Identification. The Melpa people live in the Western Highlands Province of the independent state of Papua New Guinea. They are a homogeneous ethnolinguistic group, bounded on the west by the Enga and on the east by the Wahgi peoples.
Location. The Melpa live in a location which is approximately between 144° to 145° E and 5° to 6° S. Geographically, their area consists of montane valleys and mountain slopes, varying between 400 and 2,100 meters above sea level. The bulk of the population lives at altitudes between 1,500 and 1,800 meters above sea level. The climate is marked by a relatively wet period from October to March and dry from April to September. Temperatures vary from seasonal lows of 4° C or less to highs of 27° C or more. Annual rainfall is in excess of 250 centimeters. In the dry season there may be periods of drought and nocturnal frost. Otherwise, the climate is benign and the planting of crops continues year-round.
Demography. The 60,000 or more Melpa speakers occupy the areas south and north of the modern township of Mount Hagen. Population density varies with ecology, but exceeds 134 persons per square kilometer in parts of the Wahgi Valley and Ogelbeng Plain just outside of the town, tapering to fewer than 19 persons per square kilometer in the northern parts known indigenously as "Kopon" (Dei Council). Annual growth of the population since colonial times is calculated at slightly over 2 percent per annum.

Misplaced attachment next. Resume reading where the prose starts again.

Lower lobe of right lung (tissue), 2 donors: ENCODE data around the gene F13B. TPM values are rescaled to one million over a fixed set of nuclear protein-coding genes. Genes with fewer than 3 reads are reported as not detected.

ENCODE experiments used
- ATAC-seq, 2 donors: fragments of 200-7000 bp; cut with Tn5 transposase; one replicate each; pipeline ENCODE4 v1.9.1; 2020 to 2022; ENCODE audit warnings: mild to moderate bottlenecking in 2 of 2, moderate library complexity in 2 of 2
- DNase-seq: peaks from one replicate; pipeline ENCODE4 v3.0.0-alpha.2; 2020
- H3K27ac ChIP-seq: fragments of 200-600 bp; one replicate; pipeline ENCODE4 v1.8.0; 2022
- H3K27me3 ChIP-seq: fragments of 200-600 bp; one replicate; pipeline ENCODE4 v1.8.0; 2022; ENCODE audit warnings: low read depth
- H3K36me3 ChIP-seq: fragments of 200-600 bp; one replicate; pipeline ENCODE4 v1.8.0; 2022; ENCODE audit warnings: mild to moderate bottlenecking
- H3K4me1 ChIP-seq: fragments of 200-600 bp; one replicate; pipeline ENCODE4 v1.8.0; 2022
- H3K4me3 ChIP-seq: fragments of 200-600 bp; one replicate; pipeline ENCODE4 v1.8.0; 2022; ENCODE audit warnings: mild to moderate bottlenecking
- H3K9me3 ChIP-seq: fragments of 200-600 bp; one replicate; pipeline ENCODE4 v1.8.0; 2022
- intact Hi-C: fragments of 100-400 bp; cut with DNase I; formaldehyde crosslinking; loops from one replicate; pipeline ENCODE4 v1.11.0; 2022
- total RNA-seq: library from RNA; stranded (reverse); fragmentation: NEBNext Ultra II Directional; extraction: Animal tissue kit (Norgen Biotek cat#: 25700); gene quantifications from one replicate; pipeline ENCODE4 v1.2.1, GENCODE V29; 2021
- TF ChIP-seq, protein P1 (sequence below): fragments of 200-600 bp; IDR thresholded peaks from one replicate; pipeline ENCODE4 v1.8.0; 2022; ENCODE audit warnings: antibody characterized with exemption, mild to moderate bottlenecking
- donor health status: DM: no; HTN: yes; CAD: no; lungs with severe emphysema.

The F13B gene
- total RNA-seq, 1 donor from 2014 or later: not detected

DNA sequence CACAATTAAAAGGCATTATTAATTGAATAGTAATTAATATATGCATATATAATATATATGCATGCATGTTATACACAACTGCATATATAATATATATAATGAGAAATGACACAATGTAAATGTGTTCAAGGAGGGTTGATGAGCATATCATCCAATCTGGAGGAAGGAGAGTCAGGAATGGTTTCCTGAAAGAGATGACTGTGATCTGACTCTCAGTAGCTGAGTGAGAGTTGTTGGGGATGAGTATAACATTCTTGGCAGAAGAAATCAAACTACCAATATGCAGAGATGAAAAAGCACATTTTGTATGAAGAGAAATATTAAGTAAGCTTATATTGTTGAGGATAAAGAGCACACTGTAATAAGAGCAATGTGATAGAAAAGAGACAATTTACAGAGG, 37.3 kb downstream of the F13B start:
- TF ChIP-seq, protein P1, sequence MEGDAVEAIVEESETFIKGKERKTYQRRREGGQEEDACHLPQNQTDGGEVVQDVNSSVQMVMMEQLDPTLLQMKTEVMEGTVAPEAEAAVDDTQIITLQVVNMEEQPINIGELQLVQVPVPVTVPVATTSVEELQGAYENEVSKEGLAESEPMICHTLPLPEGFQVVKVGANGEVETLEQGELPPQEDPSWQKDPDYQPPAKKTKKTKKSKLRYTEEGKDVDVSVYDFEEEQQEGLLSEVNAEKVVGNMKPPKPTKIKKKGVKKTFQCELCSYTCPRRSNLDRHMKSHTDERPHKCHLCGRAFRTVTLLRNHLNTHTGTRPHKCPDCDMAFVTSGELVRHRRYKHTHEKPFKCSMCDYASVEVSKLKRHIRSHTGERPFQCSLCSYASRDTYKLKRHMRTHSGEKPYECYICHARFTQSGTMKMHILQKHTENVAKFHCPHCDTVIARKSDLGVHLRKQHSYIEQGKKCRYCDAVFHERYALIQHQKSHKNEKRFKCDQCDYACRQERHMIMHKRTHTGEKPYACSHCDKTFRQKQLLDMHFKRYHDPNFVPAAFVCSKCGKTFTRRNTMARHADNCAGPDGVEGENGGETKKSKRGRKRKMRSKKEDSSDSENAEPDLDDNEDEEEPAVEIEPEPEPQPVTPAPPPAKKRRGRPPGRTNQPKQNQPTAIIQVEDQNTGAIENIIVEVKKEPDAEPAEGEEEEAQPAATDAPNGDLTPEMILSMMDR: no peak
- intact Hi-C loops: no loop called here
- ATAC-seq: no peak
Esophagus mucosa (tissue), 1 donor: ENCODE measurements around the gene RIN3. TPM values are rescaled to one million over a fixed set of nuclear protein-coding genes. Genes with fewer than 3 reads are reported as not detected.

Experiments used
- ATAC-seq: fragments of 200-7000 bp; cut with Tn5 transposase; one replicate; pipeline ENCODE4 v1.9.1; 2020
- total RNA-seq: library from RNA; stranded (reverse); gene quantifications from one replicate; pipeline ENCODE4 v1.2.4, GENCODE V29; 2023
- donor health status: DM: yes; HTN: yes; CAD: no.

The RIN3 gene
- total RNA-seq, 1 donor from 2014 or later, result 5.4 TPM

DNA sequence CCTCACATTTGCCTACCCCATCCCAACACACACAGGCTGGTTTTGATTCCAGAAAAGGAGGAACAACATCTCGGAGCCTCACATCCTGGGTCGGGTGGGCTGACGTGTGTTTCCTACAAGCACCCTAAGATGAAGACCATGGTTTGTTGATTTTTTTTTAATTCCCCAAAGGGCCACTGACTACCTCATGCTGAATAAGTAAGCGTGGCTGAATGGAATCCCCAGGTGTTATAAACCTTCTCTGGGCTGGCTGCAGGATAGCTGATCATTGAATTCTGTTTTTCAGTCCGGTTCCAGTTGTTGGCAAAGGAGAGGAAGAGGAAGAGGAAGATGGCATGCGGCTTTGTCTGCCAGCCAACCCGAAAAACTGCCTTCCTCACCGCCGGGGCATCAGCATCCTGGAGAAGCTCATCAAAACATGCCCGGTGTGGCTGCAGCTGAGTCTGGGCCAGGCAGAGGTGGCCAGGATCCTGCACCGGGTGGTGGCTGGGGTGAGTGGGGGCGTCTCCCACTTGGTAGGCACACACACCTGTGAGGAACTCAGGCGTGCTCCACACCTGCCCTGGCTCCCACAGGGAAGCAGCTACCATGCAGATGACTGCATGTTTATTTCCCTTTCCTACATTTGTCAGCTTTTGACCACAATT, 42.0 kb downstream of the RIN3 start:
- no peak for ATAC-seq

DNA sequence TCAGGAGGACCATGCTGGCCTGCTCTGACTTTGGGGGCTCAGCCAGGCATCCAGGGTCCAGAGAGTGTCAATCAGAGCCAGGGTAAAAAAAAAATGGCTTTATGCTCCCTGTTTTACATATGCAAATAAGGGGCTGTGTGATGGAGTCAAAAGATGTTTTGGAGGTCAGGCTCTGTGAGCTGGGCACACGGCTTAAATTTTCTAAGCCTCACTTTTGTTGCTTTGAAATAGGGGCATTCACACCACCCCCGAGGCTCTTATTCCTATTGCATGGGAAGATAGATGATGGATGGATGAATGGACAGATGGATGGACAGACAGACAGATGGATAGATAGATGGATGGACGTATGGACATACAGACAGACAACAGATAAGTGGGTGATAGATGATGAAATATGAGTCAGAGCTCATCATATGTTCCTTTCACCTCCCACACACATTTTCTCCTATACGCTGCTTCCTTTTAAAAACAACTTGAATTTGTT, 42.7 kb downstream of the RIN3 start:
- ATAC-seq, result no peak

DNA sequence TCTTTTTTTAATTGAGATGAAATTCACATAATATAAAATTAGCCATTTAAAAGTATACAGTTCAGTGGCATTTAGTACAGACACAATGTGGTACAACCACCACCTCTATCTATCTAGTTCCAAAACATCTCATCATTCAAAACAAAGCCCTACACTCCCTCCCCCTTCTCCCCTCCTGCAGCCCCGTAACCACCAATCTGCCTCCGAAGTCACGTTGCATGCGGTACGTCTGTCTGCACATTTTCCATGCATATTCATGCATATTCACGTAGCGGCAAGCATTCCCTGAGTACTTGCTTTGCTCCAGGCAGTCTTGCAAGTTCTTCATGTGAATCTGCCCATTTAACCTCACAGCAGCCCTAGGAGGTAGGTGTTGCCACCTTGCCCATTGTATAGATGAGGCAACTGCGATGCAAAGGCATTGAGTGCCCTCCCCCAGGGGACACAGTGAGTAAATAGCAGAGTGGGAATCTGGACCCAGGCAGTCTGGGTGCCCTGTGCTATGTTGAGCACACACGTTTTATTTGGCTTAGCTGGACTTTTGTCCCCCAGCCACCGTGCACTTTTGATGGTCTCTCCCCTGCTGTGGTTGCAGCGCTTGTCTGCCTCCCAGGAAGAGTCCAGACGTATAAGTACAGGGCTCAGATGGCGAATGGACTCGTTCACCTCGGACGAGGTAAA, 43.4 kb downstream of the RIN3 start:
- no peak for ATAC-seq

Linguistic Affiliation. The Melpa language is spoken by more than 60,000 persons. It belongs to the East New Guinea Highlands Stock of Non-Austronesian languages and to the Central Family within that stock. The nearest related languages are spoken in the Nebilyer Valley, Tambul, and Ialibu south of the Melpa area. To the east the Wahgi and Chimbu languages and to the north the Maring, Narak, and Kandawo languages also belong to the same family.